Correction to This Article
The Federal Diary column about a congressional hearing on legislation that would allow federal employees to be fired if they don't pay their taxes, incorrectly reported that one of the witnesses, Christopher S. Rizek, a Washington tax lawyer, worked with the election campaign of Rep. Jason Chaffetz (R-Utah), the sponsor of the legislation. It was Rizek's law firm, Caplin & Drysdale, that worked with the Chaffetz campaign.

Bill targets tax-delinquent federal workers

Reps. Jason Chaffetz (R-Utah), left, and Stephen F. Lynch (D-Mass.) at a hearing last year. Chaffetz has sponsored a bill that would require the government to fire staffers if the IRS places a tax lien on them.
Reps. Jason Chaffetz (R-Utah), left, and Stephen F. Lynch (D-Mass.) at a hearing last year. Chaffetz has sponsored a bill that would require the government to fire staffers if the IRS places a tax lien on them. (Sarah L. Voisin/the Washington Post)
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By Joe Davidson
Thursday, March 18, 2010

A congressional panel heard testimony Wednesday on legislation that would allow federal employees to be fired if they don't pay their taxes. As you might expect, much of the talk was about tax policy and the merits and practical implications of the bill.

But enveloping the grand Rayburn House Office Building hearing room, where large portraits of congressional committee chairmen looked down on the proceedings, was an unfriendly atmosphere that contrasted with the sometimes-forced comity among the elected officials. That mood is being fueled, Rep. Gerald E. Connolly (D-Va.) noted in a prepared statement, by "ongoing rhetoric that demonizes civil service and civil servants."

The environment for federal workers seems to have become increasingly unkind, and the legislation only adds to that perception. The bill, introduced by Rep. Jason Chaffetz (R-Utah), would require the government to fire staffers if the Internal Revenue Service places a tax lien on them. A lien also would kill a job applicant's chance of being hired.

The measure probably won't get far, with the majority Democrats on the House Oversight and Government Reform panel apparently opposed to the measure. But it does contribute to the increased skepticism federal workers face, along with recent newspaper articles that question their salaries and Rep. Joe L. Barton's (R-Tex.) attempt to get the names of those in certain agencies who are paid more than $100,000 annually.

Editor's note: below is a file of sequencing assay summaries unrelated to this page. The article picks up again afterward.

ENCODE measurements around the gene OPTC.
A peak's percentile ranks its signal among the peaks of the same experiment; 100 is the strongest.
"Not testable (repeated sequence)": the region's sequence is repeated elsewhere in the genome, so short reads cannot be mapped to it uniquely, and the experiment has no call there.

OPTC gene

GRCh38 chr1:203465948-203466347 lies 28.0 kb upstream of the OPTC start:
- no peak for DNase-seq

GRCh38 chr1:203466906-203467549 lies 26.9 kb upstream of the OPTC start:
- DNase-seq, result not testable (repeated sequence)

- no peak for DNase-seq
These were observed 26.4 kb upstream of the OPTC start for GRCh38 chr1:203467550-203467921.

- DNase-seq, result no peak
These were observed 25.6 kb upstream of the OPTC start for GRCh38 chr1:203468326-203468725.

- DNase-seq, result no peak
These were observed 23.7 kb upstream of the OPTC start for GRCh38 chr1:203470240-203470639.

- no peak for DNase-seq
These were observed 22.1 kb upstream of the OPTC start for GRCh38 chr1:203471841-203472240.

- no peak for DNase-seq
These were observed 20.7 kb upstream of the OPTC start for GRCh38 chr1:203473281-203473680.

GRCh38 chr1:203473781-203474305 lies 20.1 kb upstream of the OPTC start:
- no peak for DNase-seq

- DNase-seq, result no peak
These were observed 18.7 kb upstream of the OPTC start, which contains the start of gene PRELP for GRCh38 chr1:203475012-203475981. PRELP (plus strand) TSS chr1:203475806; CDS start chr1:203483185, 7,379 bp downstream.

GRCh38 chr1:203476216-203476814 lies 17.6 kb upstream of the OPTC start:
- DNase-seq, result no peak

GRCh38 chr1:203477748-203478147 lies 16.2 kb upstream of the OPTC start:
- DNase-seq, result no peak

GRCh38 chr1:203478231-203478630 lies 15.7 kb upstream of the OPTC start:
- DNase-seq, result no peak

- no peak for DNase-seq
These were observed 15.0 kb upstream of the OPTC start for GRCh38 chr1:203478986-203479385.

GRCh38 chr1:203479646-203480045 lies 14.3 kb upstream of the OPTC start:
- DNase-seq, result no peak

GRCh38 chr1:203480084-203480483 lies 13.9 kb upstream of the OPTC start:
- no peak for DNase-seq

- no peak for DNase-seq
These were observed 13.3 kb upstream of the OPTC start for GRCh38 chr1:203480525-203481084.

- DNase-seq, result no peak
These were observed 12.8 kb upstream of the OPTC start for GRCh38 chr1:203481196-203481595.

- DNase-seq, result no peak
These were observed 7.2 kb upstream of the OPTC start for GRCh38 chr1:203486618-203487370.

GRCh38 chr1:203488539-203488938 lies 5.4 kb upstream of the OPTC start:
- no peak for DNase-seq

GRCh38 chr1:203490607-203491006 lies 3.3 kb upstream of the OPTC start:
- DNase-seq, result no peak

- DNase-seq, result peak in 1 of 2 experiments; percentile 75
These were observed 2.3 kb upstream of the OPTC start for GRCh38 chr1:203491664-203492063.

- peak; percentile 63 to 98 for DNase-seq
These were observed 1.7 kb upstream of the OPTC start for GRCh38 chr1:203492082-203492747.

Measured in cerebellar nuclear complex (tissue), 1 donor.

Certainly, everyone agrees all taxpayers should pay what they owe. And the average citizen might understandably be angry with federal workers who are paid with tax dollars but who willfully don't pay their fair share in return.

The legislation, however, would treat federal workers more harshly than other taxpayers (or tax dodgers), even though federal ethics regulations already allow the employees to be disciplined if they become scofflaws.

"Despite their dedication to advancing the nation's interests, federal employees continue to serve as a punching bag for the press," Richard J. Oppedisano, national secretary of the Federal Managers Association, said at the hearing. "And with the economic downturn, this mentality has crept its way onto Capitol Hill."

With members of his organization sitting in the audience, Oppedisano lamented the "fed-bashing fire," which he said seems to be spreading. "It is our belief that federal employees should be held to the same standards as the rest of the American population, receiving no special treatment while also avoiding the bull's-eye that so often falls on their backs."

The problem with the Chaffetz bill, said Rep. Stephen F. Lynch (D-Mass.), who chaired the hearing of the subcommittee on the federal, Postal Service and the District of Columbia, is that a lien amounts to an accusation, not a conviction. Yet the punishment would be imposed.

"Of course, it may be argued that the federal employee may challenge the validity and amount of the lien from her place in the unemployment line after her termination, if she has sufficient resources to do so," he said. "However, the unemployed federal worker is put at a marked disadvantage and has far less opportunity to challenge the IRS decision than is afforded to individual taxpayers generally."

Chaffetz said he was not out to punish those who were working with the IRS to resolve their tax problems. "If someone does the right thing, I will bend over backwards to help them," he said. "It's the people who are cheating the system who I want to fire."

One out of the five witnesses agreed with him. Christopher S. Rizek, a Washington tax lawyer who has worked with the Chaffetz campaign, probably spoke for many when he said, "It is doubly insulting to millions of hardworking and compliant taxpayers when federal employees cheat. . . . They are 'double-dipping' in the worst sort of way."

But Connolly said that the bill presumes federal workers guilty until proven innocent and that the IRS already garnishes the wages of federal workers who owe taxes. Firing them would only make it harder for Uncle Sam to collect on the debt.

The legislation has the "sole benefit," he said, "of scoring political points at federal employees' expense."


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